Blogging at the intersection of urban studies and popular music

Posts tagged "touring"
Martha and the Muffins – "World Without Borders" b/w "Boys in the Bushes" (WAKE 2)

Martha and the Muffins – “World Without Borders” b/w “Boys in the Bushes” (WAKE 2)

“World Without Borders” b/w “Boys in the Bushes” Current/RCA Records WAKE 2 (Canada) Released probably in winter or spring 1983 Produced by Daniel Lanois with Mark Gane and Martha Johnson Martha and the Muffins released two more album tracks for the second single to promote Danseparc. Opening with two thumps on the drums, “World Without...
Martha and the Muffins – "One Day in Paris" b/w "Women Around the World at Work" (104.209)

Martha and the Muffins – “One Day in Paris” b/w “Women Around the World at Work” (104.209)

Licensing this single to Germany’s Ariola label must have been a quick matter for DinDisc/Virgin, if the cheap design reproduced on both sides of the sleeve cover is any indication. Superimposed over a generic photo of the Eiffel Tower is a promo portrait of the defunct Martha and the Muffins line-up — Martha Ladly, Carl...
concert stories: an #aprilconcertchallenge collection

concert stories: an #aprilconcertchallenge collection

Last week, a Facebook meme made the rounds asking users to list “10 Concerts I’ve Been To, One is a Lie.” While I’m game for almost any music list meme, I didn’t participate because I got sucked into into a smaller one on Instagram created by an old punk rocker @bookishlife: the #aprilconcertchallenge. I think...
new publications

new publications

I’ve had a couple of articles published in the past month. First, and most relevant to my musical urbanism project, an article about the proto-EU visions traced in the career of Simple Minds, “Sound in 70 Cities: The European Urbanism of Simple Minds,” has been published in a new edited volume: Unsichtbare Landschaften/Invisible Landscapes: Popular...
in exile: the rootless cosmopolitanism of Jeffrey Lee Pierce and the Gun Club

in exile: the rootless cosmopolitanism of Jeffrey Lee Pierce and the Gun Club

I’ve never quite understood why the Gun Club, one of the all-time great Los Angeles bands, had an estranged relationship with their city of origin. It seems to me no local critic or serious music fan can deny their impact on L.A.’s music legacy. One of the great cult bands of rock music, the Gun...
some thoughts on the decline of urban music retail

some thoughts on the decline of urban music retail

I had a brief but interesting Twitter conversation yesterday triggered by Maura Johnston’s link to a New York Times article about how J&R Music World, a venerable downtown NYC retailer of music, hardware and technology, is abandoning its CD sales. already happened to fans of all music across US… MT @nytimes NY classical fans running...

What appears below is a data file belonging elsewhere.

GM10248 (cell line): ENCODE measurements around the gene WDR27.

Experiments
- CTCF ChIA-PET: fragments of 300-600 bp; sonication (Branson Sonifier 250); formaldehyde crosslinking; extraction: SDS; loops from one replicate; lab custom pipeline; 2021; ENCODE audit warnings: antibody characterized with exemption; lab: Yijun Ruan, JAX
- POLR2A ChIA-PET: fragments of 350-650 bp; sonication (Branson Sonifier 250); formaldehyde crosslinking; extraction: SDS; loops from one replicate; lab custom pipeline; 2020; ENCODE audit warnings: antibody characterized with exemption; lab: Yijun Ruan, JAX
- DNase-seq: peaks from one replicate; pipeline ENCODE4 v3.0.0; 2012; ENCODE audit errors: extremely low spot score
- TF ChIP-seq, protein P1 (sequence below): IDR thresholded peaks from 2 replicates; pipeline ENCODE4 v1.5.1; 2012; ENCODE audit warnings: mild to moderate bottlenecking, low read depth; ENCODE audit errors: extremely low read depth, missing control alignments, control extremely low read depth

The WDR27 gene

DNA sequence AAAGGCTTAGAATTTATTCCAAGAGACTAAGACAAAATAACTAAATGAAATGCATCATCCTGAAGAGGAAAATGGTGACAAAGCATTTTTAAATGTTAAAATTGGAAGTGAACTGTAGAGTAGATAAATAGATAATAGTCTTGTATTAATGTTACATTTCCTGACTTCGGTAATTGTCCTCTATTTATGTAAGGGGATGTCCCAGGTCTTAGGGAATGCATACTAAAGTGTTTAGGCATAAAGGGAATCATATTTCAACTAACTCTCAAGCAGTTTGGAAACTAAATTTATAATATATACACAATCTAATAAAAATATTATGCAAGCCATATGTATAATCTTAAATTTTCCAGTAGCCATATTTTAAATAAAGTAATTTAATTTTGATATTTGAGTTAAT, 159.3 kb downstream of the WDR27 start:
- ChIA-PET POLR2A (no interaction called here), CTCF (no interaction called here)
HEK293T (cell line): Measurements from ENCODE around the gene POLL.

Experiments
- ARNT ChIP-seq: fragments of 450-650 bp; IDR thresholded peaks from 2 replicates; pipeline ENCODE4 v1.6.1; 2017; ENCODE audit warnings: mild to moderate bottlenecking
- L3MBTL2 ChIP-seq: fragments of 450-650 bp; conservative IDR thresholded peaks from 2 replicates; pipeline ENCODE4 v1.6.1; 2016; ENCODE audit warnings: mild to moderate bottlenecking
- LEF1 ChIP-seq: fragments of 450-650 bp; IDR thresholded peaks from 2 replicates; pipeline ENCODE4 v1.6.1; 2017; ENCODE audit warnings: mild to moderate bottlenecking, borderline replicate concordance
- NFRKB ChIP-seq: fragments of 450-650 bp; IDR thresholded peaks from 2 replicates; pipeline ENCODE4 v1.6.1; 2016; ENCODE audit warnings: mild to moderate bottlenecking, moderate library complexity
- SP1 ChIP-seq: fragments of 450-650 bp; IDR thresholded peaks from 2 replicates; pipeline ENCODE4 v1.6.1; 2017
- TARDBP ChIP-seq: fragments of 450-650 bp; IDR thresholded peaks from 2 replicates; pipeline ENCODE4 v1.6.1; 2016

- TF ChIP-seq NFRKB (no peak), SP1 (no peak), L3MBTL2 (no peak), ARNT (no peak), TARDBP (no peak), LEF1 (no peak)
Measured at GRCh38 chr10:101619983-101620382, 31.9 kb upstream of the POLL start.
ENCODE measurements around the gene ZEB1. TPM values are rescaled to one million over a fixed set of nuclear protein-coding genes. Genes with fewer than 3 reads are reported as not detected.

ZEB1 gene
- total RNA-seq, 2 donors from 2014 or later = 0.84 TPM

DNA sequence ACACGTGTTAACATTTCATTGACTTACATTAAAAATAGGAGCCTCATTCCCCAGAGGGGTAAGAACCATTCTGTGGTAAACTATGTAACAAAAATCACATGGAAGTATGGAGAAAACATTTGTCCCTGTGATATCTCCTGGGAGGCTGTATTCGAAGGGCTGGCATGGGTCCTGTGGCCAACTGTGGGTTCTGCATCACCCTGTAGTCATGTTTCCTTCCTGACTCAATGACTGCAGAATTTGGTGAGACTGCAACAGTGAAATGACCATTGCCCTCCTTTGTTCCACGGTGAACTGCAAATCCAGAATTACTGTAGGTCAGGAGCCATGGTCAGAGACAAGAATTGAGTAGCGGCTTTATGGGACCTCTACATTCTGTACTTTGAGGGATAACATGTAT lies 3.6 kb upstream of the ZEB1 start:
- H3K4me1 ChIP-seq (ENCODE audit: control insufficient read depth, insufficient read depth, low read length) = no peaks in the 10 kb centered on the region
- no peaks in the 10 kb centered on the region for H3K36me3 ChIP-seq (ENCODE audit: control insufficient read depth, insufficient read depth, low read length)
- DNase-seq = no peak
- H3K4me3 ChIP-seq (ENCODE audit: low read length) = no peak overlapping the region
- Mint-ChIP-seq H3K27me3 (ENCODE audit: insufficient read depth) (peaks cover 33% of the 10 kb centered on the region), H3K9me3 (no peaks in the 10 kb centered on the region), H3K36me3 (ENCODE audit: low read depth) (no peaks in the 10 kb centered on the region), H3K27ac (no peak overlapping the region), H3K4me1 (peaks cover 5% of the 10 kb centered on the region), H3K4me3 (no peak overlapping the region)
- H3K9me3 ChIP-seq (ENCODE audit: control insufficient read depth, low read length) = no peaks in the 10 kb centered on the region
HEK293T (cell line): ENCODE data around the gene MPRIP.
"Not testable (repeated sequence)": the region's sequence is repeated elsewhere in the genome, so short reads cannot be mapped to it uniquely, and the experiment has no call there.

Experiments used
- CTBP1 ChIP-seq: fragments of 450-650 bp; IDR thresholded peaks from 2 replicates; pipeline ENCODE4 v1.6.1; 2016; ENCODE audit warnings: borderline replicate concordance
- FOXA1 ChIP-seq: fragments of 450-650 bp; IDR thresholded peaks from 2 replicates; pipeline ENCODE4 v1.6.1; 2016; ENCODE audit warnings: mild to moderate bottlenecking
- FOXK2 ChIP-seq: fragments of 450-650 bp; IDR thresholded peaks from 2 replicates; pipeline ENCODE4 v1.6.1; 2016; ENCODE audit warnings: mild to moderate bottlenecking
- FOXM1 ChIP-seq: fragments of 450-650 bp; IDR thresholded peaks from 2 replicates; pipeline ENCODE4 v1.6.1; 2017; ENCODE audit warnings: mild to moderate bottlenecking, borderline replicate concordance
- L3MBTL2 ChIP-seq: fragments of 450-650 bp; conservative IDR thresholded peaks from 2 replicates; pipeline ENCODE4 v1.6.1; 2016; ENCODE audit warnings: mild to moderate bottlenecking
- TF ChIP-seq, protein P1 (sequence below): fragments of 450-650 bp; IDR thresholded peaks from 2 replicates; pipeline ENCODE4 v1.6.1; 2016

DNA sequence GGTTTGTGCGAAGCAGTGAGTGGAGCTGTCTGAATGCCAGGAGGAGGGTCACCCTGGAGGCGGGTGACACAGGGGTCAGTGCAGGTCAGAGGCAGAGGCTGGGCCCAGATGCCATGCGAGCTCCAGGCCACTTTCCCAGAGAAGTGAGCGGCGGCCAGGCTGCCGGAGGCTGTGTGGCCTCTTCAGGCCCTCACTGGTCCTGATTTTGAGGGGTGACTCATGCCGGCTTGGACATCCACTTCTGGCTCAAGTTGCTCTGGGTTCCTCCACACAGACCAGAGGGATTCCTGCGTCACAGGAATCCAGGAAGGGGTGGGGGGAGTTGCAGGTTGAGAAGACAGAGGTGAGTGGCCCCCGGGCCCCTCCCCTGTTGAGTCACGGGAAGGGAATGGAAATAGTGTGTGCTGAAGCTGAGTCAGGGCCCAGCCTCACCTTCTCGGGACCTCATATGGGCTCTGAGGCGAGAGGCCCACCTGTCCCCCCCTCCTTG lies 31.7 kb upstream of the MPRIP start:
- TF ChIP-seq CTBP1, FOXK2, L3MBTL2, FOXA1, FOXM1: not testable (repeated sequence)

sound in 70 cities: the European urbanism of Simple Minds

sound in 70 cities: the European urbanism of Simple Minds

Dream, dream, dream It’s the eighties’ youthful theme Loving the city A theme for great cities And loved ones And love – “Wonderful In Young Life” (1981)   Americans know them mostly as “that Breakfast Club band” from the 80s, but Scotland’s Simple Minds have carried on in one form or another long enough to...
musical suburbanism, pt. 1: Kidz Bop and the commodification of kids' listening

musical suburbanism, pt. 1: Kidz Bop and the commodification of kids’ listening

Last summer I took a family roadtrip and was driven slightly insane by the heavy rotation of Kidz Bop CDs on the car stereo.  In a rare moment of solitude carved out of a frenzied week, I sent out these missives via Twitter:   1. if one promise of musical urbanism is Simmel’s vision of...
the dull ubiquity of placeless music festivals

the dull ubiquity of placeless music festivals

Some questions for investigations here, presented in the form of a rant. As part of my research in musical urbanism, I consume a fair amount of music coverage in print and online. Jesus Christ, all I seem to find these days is “writing” about generic touring festivals headlined by Coldplay/Metallica/Fiona Apple/Beach House/you name it. News about new music...
swimming in the music ecosystem: an interview with Scott Reitherman of Throw Me The Statue

swimming in the music ecosystem: an interview with Scott Reitherman of Throw Me The Statue

Scott Reitherman is the singer, multi-instrumentalist, songwriter and main guy behind Throw Me The Statue, an indie-pop band based in Seattle. They have two albums out on Secretly Canadian, an independent label based out of Bloomington, Indiana, and are currently in the studio recording a third one. Their 2007 debut Moonbeams got a warm reception...
Poughkeepsie and America's musical hinterlands as seen from British eyes

Poughkeepsie and America’s musical hinterlands as seen from British eyes

Thanks to the Slicing Up Eyeballs blog, I’ve discovered a new BBC Four music documentary, “How the Brits Rocked America: Go West,” about the three generations of British musicians, from the Beatles to Duran Duran, who scaled the walls of American pop culture. Some of them made their fortunes, many more failed, and a few just wanted...
on the stroll: a book review of "The Chitlin' Circuit and the Road to Rock 'n' Roll" by Preston Lauterbach

on the stroll: a book review of “The Chitlin’ Circuit and the Road to Rock ‘n’ Roll” by Preston Lauterbach

Cities shape music, we know, but how does music shape cities? To be specific, how can a DIY music industry heat up urban economies, enliven public spaces, foster local idioms and local traditions of artistic practice, and even create jobs? This question suggests the policy criteria adopted by creative-city analysts, as well as the legacy...